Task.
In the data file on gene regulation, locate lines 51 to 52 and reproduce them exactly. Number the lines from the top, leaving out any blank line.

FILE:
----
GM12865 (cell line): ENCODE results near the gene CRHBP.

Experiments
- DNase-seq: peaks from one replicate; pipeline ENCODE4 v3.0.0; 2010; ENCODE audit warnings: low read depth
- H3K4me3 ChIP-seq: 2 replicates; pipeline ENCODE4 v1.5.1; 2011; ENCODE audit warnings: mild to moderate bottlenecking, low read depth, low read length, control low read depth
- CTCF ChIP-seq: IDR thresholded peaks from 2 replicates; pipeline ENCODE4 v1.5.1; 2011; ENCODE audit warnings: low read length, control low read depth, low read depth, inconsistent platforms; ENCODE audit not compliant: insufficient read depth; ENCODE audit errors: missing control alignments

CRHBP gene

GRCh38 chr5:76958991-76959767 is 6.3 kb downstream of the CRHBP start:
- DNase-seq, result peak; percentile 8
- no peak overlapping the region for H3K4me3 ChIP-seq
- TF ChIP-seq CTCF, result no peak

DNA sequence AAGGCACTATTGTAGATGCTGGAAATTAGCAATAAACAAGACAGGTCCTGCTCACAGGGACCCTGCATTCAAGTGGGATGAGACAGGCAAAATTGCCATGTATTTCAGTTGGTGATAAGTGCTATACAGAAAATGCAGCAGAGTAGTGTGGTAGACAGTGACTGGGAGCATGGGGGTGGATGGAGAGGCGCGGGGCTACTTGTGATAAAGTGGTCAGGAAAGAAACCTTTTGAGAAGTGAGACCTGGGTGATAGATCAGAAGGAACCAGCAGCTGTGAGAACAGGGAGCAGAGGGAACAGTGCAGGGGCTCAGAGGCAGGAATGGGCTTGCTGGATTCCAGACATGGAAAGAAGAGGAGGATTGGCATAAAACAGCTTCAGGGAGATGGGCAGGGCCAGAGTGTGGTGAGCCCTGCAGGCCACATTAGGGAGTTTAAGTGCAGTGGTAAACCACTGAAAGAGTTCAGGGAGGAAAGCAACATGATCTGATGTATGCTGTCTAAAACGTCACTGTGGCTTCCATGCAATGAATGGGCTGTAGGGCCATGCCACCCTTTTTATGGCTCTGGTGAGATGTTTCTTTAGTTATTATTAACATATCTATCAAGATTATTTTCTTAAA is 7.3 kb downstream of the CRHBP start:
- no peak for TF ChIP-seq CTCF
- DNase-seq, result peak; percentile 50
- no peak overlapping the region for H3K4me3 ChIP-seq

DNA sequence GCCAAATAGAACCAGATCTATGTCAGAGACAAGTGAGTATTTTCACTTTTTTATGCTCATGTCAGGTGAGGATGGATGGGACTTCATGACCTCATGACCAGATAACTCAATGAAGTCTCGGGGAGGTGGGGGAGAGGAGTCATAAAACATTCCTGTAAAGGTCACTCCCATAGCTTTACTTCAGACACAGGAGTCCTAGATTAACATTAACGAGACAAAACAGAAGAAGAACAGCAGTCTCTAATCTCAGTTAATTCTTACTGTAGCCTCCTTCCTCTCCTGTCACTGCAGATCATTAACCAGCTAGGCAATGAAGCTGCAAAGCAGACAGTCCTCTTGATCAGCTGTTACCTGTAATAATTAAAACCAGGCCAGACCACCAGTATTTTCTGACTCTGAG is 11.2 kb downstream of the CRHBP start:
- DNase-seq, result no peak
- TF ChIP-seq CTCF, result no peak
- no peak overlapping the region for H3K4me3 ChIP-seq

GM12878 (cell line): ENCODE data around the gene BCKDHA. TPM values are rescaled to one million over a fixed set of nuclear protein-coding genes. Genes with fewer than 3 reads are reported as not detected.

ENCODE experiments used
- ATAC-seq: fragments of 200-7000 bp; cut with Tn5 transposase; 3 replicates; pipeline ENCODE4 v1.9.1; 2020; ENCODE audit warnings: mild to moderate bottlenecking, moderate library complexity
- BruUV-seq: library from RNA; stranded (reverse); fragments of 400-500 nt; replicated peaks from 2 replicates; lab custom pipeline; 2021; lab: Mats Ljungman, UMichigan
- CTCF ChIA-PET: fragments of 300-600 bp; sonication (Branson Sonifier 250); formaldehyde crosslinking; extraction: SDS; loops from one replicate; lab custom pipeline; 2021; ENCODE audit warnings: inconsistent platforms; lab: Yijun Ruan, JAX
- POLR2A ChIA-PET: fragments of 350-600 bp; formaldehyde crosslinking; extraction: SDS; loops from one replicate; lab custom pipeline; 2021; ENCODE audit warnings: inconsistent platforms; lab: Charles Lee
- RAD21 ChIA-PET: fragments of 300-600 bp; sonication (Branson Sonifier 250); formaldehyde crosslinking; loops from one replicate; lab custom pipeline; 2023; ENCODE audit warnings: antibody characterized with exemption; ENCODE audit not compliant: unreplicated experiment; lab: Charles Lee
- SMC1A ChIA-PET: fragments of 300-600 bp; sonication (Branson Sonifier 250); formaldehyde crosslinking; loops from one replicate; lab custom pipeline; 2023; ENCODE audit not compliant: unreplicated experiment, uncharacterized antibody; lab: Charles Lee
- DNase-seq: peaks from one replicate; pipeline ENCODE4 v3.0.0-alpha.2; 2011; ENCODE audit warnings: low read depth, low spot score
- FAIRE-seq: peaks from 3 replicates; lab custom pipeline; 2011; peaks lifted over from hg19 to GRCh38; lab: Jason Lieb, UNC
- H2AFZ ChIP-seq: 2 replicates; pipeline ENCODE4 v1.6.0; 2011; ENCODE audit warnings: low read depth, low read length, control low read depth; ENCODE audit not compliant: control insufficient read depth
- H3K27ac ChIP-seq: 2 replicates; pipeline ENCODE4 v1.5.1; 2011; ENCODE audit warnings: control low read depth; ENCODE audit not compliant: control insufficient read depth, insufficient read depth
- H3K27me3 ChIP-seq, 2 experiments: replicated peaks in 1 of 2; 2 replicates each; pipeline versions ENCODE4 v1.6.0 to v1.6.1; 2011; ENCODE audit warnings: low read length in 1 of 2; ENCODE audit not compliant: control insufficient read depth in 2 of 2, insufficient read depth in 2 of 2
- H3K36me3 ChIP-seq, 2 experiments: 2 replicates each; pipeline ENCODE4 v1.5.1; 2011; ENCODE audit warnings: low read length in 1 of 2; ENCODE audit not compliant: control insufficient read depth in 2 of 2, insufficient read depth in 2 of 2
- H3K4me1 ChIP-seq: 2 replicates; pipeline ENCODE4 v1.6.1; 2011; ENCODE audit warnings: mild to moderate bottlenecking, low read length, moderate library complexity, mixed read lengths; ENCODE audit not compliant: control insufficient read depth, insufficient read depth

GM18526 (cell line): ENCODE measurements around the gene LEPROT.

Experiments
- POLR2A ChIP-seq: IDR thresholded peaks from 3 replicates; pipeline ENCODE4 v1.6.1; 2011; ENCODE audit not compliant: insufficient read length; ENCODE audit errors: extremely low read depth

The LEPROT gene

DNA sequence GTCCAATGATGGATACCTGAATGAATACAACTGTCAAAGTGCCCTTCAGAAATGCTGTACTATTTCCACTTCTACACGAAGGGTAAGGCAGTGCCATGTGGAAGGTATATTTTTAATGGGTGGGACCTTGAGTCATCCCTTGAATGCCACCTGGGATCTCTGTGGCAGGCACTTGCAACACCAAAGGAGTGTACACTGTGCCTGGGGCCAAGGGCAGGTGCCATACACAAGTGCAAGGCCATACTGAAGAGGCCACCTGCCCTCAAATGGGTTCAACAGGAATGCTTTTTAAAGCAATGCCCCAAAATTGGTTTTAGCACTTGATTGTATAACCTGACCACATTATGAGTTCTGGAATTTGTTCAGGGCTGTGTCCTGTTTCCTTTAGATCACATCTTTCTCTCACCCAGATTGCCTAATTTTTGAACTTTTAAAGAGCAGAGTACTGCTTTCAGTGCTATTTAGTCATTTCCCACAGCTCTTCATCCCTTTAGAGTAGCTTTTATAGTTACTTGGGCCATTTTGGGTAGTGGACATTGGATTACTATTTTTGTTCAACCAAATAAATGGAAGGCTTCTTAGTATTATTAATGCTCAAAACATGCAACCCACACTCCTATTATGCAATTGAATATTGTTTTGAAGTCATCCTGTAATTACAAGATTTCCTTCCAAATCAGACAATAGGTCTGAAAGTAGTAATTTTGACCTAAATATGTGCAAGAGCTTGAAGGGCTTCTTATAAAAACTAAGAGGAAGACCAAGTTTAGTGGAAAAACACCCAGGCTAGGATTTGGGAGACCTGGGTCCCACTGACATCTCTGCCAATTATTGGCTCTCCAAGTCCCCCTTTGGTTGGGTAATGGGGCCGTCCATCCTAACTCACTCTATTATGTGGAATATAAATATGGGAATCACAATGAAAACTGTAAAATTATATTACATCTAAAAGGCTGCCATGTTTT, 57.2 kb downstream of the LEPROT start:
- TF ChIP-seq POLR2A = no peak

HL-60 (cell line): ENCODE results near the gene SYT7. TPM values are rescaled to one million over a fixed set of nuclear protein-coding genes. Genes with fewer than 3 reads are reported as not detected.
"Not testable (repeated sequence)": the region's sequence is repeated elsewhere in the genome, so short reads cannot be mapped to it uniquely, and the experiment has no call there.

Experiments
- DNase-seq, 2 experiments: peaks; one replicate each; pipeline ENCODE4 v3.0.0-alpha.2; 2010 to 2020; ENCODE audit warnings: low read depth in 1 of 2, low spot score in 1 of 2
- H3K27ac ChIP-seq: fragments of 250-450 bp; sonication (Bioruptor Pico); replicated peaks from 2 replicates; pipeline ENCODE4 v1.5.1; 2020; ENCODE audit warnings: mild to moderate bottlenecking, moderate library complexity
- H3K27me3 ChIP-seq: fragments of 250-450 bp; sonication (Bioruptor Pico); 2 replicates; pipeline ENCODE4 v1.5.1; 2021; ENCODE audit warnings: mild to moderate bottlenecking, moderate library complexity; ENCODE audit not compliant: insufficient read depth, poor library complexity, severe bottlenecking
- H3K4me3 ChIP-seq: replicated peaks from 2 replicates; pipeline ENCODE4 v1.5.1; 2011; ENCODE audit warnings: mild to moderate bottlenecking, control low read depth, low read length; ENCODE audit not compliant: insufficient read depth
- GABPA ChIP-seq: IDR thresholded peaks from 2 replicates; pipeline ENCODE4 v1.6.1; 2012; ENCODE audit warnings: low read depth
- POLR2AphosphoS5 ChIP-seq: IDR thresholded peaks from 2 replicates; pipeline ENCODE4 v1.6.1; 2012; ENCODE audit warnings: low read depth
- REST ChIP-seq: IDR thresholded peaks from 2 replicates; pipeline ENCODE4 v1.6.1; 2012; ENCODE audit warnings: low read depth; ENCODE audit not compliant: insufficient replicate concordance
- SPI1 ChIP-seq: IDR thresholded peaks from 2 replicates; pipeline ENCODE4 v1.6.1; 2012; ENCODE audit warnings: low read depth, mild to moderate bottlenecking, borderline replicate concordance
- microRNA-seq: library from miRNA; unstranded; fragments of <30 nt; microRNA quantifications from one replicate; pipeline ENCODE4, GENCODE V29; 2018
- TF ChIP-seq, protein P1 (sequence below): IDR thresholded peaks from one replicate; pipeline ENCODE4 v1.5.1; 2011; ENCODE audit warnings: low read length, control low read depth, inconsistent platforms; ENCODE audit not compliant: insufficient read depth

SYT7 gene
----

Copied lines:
- microRNA-seq: library from miRNA; unstranded; fragments of <30 nt; microRNA quantifications from one replicate; pipeline ENCODE4, GENCODE V29; 2018
- TF ChIP-seq, protein P1 (sequence below): IDR thresholded peaks from one replicate; pipeline ENCODE4 v1.5.1; 2011; ENCODE audit warnings: low read length, control low read depth, inconsistent platforms; ENCODE audit not compliant: insufficient read depth